Other assignments Boies Schiller took on for the Modells—in some cases replacing other firms that had initiated the work—include filing a document production suit on Shelby Modell's behalf in New York state court; representing both Shelby and Leslie (who took on Shelby's power of attorney when her mother became ill in recent years) in a New York surrogate court action concerning William Modell's estate; and advising Shelby Modell in a related arbitration where the underlying dispute over Mitchell Modell's stewardship of the company is now playing out.

In April 2012, the firm, citing unpaid bills, requested court approval to withdraw as counsel in the series of cases. By September 2012, however, the firm says it had agreed to reappear for the Modells on the condition that its bills were paid in a timely fashion (Leslie and Shelby contend in filings that they did not ask the firm to continue representing them). Though Shelby Modell paid Boies Schiller $400,000 when it resumed its work, unpaid bills began to accumulate again, Boies Schiller argues. As a result, the firm once again sought to withdraw as counsel earlier this year.

"A condition of our continuing representation was the prompt payment of our firm's invoices," the firm said in an email written by Boies Schiller's Gravante and addressed to the Modells that is included in court filings. "Unfortunately, your failure to abide by that commitment leaves us no choice but to withdraw as counsel."

Boies Schiller says in its summary judgment motion that it charged its clients discounted rates—$891 per hour for Gravante, versus the $1,080 hourly rate he would typically charge new clients, and $781 for Dyer, compared to her normal $980. Reached Tuesday, Gravante and Dyer both said the firm had no comment.

As the fee fight continues, the battle over Mitchell Modell's alleged misdeeds remains unresolved. Two of the state court actions were voluntarily dismissed, court records show, and consolidated into the arbitration. The Modells replaced Boies Schiller in the arbitration with Ira Lee Sorkin, a partner at Lowenstein Sandler who, while at previous firm Dickstein Shapiro, represented convicted swindler Bernard Madoff.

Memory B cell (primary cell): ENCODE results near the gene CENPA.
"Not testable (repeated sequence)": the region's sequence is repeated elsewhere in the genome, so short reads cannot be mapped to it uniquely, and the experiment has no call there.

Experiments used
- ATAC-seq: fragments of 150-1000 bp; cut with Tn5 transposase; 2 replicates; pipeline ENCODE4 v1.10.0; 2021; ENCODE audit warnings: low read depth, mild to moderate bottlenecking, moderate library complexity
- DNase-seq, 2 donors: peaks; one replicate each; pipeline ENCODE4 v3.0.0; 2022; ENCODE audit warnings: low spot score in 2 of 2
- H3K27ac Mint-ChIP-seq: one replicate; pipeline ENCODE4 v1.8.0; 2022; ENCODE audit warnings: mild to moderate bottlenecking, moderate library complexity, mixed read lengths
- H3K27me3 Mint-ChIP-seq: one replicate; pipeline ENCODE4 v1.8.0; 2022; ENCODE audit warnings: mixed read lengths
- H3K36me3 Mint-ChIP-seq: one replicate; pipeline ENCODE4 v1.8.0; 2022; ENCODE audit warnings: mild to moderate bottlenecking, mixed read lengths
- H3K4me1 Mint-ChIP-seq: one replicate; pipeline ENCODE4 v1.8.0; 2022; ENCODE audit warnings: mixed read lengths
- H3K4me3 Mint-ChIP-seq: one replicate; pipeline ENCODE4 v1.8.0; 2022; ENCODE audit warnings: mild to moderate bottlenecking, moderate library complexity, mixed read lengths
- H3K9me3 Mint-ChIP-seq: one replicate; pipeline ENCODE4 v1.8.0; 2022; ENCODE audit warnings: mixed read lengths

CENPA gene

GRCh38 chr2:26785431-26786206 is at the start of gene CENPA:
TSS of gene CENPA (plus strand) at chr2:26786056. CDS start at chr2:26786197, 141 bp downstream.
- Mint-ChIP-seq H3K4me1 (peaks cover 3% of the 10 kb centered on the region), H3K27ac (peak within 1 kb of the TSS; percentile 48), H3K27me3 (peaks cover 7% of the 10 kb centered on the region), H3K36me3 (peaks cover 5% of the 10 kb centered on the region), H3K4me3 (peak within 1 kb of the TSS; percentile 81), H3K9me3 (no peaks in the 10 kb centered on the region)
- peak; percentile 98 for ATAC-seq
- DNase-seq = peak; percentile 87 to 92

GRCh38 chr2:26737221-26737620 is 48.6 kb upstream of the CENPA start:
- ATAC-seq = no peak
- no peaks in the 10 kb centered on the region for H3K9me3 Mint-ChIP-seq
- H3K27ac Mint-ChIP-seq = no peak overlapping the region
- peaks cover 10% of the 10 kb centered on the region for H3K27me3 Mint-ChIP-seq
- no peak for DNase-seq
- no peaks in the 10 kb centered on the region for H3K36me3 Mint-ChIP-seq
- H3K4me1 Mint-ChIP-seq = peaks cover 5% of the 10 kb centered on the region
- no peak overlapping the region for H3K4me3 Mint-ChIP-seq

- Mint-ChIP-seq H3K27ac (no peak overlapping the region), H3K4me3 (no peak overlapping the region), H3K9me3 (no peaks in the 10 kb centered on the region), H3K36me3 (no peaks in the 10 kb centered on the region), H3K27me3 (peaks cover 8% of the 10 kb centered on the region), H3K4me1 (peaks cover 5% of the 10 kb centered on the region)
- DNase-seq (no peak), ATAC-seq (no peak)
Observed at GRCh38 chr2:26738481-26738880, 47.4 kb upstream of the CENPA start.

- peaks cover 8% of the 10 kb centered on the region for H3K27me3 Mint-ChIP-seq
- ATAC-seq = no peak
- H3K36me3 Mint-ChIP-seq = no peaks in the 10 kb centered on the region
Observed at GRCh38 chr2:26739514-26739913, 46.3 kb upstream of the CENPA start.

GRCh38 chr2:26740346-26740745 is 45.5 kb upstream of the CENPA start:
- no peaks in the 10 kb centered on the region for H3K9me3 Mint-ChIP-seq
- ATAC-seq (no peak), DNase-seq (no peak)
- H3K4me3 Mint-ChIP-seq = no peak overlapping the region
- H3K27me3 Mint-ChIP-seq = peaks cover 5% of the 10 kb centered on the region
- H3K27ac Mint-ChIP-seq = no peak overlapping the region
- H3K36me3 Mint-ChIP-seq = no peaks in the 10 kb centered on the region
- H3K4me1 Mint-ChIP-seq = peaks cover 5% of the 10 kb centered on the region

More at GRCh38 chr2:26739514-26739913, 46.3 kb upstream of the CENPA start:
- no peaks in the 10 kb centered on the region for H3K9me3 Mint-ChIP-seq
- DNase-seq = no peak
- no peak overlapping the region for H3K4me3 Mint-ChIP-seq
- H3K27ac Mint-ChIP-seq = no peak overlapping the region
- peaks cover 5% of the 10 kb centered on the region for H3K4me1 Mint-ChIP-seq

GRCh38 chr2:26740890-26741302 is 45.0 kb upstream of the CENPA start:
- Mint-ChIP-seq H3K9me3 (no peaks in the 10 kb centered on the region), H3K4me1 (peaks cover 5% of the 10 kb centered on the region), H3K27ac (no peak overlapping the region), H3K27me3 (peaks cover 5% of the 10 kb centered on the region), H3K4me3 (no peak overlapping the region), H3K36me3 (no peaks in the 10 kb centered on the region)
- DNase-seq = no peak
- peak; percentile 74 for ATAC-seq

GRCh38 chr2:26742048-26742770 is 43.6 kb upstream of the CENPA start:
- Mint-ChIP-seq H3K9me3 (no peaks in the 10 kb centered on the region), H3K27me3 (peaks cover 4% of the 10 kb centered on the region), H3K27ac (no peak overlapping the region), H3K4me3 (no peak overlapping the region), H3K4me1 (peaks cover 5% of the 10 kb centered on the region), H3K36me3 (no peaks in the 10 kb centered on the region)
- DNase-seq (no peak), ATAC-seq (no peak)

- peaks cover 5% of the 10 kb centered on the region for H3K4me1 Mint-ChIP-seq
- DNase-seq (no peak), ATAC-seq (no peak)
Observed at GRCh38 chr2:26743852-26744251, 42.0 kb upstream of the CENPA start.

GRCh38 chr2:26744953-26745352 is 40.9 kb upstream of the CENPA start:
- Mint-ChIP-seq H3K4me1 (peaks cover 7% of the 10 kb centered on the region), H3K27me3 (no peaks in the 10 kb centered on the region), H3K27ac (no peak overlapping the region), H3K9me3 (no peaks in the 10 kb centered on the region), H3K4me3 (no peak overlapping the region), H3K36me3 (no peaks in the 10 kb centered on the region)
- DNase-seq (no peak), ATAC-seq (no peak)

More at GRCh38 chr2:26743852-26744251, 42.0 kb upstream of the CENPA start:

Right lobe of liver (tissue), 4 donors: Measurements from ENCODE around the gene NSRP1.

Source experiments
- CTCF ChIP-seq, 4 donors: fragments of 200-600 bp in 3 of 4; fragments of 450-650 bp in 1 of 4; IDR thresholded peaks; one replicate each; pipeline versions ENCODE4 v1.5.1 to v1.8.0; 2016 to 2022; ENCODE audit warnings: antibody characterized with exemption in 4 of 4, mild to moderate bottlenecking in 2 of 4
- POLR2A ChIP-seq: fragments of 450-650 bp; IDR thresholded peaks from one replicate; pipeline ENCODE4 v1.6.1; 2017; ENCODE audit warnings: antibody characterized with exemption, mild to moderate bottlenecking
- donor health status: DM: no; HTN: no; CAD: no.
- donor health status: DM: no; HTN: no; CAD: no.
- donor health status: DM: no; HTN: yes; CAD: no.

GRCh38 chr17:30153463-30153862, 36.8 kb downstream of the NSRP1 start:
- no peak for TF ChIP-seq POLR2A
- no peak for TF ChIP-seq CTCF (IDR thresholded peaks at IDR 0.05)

Reached Monday, Sorkin said he and his clients are awaiting the arbitration panel's decision and that he took over as counsel for the Modells in late March.

Richard Edlin, a partner at Greenberg Traurig represents Mitchell Modell in the arbitration, with Mark Zauderer, a partner with Flemming Zulack Williamson Zauderer representing the family's company, Henry Modell & Co., which Leslie and Shelby also named as a defendant in their suits.

In March, Hutcher made news in another fee case. Responding to a suit brought by DLA Piper seeking $679,000 for its work on a bankruptcy matter, Hutcher client Adam Victor publicized a series of emails allegedly sent between DLA Piper lawyers, including one that bragged about the firm's "churn that bill, baby!" culture. DLA Piper denied engaging in overbilling, and the case settled in April for undisclosed terms.